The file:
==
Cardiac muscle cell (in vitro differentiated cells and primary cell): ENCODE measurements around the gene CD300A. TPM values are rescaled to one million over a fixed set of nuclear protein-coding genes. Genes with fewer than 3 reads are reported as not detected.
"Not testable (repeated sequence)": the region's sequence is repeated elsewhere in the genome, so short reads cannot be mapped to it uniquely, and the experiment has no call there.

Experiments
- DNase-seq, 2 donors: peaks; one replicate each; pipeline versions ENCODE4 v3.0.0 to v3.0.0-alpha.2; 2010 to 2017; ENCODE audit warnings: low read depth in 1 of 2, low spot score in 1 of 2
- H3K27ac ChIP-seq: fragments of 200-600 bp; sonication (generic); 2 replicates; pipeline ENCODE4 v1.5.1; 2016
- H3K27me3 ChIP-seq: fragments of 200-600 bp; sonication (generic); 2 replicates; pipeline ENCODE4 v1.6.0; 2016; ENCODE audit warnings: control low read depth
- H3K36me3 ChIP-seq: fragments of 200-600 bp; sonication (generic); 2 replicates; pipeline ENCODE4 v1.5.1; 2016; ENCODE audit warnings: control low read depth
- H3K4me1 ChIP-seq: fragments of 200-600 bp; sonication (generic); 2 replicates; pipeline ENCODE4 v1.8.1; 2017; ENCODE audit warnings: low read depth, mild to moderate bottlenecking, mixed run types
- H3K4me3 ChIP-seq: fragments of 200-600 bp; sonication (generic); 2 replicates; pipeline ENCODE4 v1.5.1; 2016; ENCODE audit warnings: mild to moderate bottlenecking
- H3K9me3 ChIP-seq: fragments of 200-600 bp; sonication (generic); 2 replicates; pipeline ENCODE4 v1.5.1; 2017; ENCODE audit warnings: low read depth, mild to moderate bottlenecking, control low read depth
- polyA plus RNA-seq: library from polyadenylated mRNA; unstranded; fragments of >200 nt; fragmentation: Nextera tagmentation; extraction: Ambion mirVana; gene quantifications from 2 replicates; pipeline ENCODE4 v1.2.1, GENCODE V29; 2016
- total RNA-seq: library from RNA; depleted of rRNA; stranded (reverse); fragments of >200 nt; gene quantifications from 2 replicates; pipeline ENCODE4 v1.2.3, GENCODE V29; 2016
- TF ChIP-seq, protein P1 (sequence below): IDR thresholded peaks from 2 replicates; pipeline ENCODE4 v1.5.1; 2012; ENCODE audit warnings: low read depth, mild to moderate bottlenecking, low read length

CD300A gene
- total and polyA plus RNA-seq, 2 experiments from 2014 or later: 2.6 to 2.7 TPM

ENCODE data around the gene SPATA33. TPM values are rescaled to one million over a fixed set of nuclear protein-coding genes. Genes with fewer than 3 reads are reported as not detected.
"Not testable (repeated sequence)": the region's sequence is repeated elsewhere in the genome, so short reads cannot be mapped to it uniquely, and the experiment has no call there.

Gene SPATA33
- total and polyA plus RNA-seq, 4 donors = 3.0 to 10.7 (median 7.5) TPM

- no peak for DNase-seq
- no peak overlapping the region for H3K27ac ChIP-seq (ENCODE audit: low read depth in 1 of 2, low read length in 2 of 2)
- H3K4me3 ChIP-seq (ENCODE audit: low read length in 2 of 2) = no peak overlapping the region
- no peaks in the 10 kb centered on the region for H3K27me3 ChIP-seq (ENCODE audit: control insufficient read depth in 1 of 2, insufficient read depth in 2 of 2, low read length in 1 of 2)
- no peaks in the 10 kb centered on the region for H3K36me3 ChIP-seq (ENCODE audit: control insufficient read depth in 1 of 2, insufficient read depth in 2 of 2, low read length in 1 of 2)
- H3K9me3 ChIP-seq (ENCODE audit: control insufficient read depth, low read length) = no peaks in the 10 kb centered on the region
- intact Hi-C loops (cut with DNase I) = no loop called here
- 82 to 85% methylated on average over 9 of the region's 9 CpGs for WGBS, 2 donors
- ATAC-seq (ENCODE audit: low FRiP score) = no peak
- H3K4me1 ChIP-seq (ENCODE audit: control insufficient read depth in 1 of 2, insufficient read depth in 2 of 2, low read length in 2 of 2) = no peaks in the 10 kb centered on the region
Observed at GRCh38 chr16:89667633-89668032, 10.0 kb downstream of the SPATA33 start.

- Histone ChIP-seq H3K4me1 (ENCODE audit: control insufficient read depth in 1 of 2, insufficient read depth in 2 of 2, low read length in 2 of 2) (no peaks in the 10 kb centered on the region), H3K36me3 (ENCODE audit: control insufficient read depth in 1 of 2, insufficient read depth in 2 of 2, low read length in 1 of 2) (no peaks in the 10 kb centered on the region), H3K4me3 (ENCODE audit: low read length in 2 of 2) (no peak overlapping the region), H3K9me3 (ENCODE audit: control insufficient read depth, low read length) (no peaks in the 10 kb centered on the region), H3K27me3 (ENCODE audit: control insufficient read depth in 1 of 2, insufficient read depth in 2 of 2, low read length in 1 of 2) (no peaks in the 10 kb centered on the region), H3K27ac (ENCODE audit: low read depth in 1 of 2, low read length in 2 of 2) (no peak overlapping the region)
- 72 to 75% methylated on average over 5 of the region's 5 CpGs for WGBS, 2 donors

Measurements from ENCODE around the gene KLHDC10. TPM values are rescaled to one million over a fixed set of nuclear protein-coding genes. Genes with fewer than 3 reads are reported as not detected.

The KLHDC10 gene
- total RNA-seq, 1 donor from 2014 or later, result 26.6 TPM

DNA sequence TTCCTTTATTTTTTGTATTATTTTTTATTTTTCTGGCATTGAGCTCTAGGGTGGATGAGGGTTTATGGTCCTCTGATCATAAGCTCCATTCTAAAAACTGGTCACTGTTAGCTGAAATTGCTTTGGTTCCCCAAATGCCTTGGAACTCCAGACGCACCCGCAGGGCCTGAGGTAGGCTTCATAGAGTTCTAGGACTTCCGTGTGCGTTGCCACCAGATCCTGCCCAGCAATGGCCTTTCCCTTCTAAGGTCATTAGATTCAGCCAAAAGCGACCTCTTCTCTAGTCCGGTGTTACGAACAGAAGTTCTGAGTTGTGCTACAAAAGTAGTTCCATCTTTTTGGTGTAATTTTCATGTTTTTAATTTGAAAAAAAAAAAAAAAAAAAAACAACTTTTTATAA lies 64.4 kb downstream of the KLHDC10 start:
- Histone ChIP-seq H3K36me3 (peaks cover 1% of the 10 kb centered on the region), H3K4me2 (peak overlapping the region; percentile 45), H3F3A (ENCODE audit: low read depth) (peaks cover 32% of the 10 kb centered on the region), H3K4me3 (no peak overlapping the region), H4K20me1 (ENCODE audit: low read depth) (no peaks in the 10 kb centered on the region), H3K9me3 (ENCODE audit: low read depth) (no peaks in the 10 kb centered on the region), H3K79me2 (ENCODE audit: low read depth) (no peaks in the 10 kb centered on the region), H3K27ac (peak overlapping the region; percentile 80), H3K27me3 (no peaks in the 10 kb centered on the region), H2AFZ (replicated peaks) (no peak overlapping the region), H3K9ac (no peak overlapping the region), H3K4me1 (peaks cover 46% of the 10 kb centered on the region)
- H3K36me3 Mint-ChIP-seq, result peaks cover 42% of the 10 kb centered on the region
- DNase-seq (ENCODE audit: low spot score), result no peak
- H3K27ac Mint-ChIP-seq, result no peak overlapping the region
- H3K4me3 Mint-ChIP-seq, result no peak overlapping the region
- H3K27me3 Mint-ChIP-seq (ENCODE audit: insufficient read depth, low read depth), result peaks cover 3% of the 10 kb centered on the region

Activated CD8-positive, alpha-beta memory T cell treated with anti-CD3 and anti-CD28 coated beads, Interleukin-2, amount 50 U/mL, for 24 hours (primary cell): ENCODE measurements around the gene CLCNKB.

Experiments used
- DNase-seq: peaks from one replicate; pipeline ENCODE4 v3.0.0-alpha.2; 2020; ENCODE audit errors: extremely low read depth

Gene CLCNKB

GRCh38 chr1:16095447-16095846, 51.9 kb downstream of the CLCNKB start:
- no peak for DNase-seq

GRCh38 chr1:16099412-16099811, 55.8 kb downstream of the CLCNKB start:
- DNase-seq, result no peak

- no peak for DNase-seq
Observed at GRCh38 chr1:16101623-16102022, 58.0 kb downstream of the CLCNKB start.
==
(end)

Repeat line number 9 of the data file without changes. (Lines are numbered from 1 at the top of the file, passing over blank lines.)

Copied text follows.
- H3K4me3 ChIP-seq: fragments of 200-600 bp; sonication (generic); 2 replicates; pipeline ENCODE4 v1.5.1; 2016; ENCODE audit warnings: mild to moderate bottlenecking